Inside a Hurricane Hunters aircraft

The National Oceanic and Atmospheric Administration Hurricane Awareness Tour paid a visit to MacArthur Airport on Long Island. The star on display was the Hurricane Hunters aircraft, which flies directly through the eye of the storm.

"We're the only ones in the world that do this mission," U.S. Air Force Capt. Lucas Caulder said. "It actually helps people and impacts their lives in a positive way. We're very happy to have this job."

Caulder, the pilot of the WC-130J aircraft, said that their hurricane missions are over water and not land.

"It's not safe for us. You guys have land based radar and different meteorological equipment that can keep track of things," he said. "You guys can't track over water, that's why we do it."

Since the 1940s, the Hurricane Hunters have been a critical component of hurricane forecasting. Dr. Rick Knabb from the National Hurricane Center said the data collected is necessary to build a forecast.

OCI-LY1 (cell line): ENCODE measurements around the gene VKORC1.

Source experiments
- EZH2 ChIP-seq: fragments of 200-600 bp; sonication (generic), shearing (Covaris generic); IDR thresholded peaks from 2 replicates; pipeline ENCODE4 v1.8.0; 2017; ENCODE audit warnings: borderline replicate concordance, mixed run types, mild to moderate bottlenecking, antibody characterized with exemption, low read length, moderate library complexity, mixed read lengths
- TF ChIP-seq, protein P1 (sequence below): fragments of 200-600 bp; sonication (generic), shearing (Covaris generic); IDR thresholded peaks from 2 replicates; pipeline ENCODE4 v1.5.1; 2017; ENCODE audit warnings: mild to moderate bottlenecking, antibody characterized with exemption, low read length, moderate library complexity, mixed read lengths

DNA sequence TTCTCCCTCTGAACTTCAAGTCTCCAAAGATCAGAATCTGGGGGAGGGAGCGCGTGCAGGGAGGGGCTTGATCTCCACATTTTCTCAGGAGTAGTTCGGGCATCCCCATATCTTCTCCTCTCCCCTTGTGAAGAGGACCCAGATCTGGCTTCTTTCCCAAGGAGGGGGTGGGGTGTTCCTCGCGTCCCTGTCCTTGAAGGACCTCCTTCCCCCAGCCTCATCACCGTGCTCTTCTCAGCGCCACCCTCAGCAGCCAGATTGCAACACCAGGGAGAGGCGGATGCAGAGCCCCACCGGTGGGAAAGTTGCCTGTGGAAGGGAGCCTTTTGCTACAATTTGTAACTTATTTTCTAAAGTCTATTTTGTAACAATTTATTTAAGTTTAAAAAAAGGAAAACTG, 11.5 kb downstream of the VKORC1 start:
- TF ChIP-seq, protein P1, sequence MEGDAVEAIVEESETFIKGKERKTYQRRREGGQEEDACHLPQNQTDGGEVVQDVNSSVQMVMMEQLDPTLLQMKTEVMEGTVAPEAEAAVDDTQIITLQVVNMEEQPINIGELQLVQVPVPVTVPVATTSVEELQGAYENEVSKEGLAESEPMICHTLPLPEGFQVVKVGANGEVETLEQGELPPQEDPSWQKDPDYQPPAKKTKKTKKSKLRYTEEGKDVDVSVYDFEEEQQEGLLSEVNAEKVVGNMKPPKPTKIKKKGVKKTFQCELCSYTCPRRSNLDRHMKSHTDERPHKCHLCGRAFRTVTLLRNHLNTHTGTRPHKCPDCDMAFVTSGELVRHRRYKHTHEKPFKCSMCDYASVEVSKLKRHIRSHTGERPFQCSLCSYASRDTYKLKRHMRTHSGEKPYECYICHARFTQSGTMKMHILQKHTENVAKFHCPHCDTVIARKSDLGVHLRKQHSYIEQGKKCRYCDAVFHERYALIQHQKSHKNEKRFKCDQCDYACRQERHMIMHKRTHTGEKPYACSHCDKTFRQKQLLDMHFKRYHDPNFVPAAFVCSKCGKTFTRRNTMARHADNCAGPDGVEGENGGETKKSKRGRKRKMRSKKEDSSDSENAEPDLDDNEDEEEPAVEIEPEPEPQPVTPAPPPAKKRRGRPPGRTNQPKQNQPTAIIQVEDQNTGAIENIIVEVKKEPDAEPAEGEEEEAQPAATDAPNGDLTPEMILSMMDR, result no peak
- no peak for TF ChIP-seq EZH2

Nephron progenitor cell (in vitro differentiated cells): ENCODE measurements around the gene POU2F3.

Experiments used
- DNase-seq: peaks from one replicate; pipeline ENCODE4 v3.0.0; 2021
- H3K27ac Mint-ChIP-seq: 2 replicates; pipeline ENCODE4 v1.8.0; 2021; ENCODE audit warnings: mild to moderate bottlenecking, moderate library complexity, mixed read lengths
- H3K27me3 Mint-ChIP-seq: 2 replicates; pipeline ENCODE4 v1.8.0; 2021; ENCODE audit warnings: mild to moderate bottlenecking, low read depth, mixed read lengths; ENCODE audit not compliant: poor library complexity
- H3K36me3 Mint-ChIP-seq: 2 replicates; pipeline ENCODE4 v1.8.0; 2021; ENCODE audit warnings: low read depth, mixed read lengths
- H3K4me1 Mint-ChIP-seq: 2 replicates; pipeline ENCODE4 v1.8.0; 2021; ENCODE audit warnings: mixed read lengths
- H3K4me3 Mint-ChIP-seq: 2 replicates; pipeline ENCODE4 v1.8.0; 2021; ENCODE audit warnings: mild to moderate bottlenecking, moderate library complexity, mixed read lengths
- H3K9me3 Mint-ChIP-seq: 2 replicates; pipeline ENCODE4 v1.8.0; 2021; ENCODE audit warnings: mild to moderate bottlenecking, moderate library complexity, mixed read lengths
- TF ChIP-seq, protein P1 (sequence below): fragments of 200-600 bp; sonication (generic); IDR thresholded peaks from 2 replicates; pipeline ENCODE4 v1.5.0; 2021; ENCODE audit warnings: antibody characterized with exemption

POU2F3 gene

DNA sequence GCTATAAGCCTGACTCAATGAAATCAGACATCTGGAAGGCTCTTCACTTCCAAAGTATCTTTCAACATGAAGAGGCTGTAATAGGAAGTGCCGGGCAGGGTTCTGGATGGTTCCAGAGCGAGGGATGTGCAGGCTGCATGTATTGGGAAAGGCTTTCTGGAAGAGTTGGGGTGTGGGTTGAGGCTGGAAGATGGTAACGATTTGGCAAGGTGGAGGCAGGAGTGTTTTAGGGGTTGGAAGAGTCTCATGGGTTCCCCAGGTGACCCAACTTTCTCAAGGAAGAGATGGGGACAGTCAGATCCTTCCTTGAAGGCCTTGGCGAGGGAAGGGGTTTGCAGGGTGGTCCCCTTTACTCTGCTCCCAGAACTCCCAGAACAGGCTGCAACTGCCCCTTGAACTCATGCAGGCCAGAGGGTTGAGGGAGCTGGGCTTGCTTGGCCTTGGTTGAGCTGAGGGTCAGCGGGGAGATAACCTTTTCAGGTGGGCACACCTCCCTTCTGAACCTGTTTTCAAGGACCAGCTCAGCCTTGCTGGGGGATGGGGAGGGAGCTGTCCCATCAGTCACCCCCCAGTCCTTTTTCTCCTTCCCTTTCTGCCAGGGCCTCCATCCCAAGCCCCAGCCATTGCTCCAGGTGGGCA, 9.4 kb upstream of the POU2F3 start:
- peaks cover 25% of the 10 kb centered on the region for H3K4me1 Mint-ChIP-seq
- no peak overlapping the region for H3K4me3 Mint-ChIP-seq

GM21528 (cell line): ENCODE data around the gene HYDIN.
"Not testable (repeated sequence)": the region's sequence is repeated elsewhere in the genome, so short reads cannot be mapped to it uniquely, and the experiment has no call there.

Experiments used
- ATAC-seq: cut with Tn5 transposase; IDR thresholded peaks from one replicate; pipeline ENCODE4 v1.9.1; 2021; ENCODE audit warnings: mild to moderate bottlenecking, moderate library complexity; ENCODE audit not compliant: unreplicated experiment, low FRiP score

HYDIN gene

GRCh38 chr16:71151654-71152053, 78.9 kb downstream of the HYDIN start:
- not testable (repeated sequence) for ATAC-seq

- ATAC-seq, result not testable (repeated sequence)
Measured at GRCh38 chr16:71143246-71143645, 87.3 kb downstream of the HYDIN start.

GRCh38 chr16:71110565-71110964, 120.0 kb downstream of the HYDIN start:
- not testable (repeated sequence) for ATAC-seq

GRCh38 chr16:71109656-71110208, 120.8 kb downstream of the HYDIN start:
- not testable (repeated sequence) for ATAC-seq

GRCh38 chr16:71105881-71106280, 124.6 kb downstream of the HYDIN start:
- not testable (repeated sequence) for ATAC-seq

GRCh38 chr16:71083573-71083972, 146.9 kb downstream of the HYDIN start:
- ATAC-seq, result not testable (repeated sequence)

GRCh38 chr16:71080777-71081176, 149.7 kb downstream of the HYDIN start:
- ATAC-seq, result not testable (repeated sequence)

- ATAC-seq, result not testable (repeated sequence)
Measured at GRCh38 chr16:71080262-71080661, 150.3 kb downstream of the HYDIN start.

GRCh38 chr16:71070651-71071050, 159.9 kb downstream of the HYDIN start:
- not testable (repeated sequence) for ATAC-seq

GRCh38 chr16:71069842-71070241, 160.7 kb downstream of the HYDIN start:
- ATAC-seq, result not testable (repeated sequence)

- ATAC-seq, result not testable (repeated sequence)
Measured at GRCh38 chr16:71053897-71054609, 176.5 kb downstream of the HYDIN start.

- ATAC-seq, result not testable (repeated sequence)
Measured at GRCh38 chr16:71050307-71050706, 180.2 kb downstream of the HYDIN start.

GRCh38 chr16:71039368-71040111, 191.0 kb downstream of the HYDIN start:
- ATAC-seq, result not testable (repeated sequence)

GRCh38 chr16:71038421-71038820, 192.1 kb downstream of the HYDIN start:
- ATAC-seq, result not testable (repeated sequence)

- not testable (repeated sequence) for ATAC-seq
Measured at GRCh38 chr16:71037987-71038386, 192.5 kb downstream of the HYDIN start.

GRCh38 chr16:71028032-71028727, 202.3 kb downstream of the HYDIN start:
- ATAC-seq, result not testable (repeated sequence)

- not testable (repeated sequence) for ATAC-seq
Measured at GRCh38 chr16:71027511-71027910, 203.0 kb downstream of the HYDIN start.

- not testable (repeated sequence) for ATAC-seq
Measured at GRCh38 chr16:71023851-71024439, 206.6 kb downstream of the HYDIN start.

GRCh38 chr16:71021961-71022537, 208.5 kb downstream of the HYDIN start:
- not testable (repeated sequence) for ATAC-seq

"We get data at the flight level at which the airplane is traveling. They also drop these parachute-born dropsondes that give us a vertical profile and measure the maximum winds in the eye wall of a hurricane," Knabb said. "That's what we base the intensity on. How strong it is now is the best start to how strong it could be between where it is and where it tries to land."

At least five members are strapped into the Hurricane Hunters aircraft for each one of the flight missions. Those missions can last up to 14 hours. Meteorologists use that data collected to make informed decisions.

"When there's a hurricane that's rapidly intensifying, the aircraft being in there helps us to keep up with that," Knabb said. "Sometimes we issue a special advisory to update people on what has changed, based on the aircraft. That can directly affect who is told to evacuate in land areas as the hurricane approaches."

The tour visit to the tristate area is meant to raise awareness about the importance of preparing for the upcoming hurricane season, which begins June 1.